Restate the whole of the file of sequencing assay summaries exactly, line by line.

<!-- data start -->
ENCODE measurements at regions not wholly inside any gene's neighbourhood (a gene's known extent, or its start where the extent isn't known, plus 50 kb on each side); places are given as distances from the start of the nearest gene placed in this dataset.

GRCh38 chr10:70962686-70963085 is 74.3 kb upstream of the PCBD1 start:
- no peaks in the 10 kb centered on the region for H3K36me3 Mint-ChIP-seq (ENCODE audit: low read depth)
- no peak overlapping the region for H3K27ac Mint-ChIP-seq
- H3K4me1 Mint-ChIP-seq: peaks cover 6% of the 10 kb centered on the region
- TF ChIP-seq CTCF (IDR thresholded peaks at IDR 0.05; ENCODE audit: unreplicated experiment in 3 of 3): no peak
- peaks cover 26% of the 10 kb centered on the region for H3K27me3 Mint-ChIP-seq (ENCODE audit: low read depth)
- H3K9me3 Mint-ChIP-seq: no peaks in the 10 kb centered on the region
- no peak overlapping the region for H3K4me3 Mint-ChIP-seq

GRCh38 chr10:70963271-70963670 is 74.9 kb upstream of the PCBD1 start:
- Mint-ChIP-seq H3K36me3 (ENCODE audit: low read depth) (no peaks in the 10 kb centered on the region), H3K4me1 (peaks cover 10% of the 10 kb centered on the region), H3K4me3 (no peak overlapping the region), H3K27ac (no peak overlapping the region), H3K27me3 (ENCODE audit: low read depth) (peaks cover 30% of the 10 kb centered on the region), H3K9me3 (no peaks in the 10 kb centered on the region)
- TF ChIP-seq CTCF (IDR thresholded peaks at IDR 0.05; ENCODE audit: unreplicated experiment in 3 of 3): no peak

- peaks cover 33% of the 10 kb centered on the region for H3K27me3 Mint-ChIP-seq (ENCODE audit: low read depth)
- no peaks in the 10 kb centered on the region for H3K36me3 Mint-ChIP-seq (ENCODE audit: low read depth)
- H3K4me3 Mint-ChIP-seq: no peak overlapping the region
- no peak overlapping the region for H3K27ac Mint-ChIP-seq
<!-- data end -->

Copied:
ENCODE measurements at regions not wholly inside any gene's neighbourhood (a gene's known extent, or its start where the extent isn't known, plus 50 kb on each side); places are given as distances from the start of the nearest gene placed in this dataset.

GRCh38 chr10:70962686-70963085 is 74.3 kb upstream of the PCBD1 start:
- no peaks in the 10 kb centered on the region for H3K36me3 Mint-ChIP-seq (ENCODE audit: low read depth)
- no peak overlapping the region for H3K27ac Mint-ChIP-seq
- H3K4me1 Mint-ChIP-seq: peaks cover 6% of the 10 kb centered on the region
- TF ChIP-seq CTCF (IDR thresholded peaks at IDR 0.05; ENCODE audit: unreplicated experiment in 3 of 3): no peak
- peaks cover 26% of the 10 kb centered on the region for H3K27me3 Mint-ChIP-seq (ENCODE audit: low read depth)
- H3K9me3 Mint-ChIP-seq: no peaks in the 10 kb centered on the region
- no peak overlapping the region for H3K4me3 Mint-ChIP-seq

GRCh38 chr10:70963271-70963670 is 74.9 kb upstream of the PCBD1 start:
- Mint-ChIP-seq H3K36me3 (ENCODE audit: low read depth) (no peaks in the 10 kb centered on the region), H3K4me1 (peaks cover 10% of the 10 kb centered on the region), H3K4me3 (no peak overlapping the region), H3K27ac (no peak overlapping the region), H3K27me3 (ENCODE audit: low read depth) (peaks cover 30% of the 10 kb centered on the region), H3K9me3 (no peaks in the 10 kb centered on the region)
- TF ChIP-seq CTCF (IDR thresholded peaks at IDR 0.05; ENCODE audit: unreplicated experiment in 3 of 3): no peak

- peaks cover 33% of the 10 kb centered on the region for H3K27me3 Mint-ChIP-seq (ENCODE audit: low read depth)
- no peaks in the 10 kb centered on the region for H3K36me3 Mint-ChIP-seq (ENCODE audit: low read depth)
- H3K4me3 Mint-ChIP-seq: no peak overlapping the region
- no peak overlapping the region for H3K27ac Mint-ChIP-seq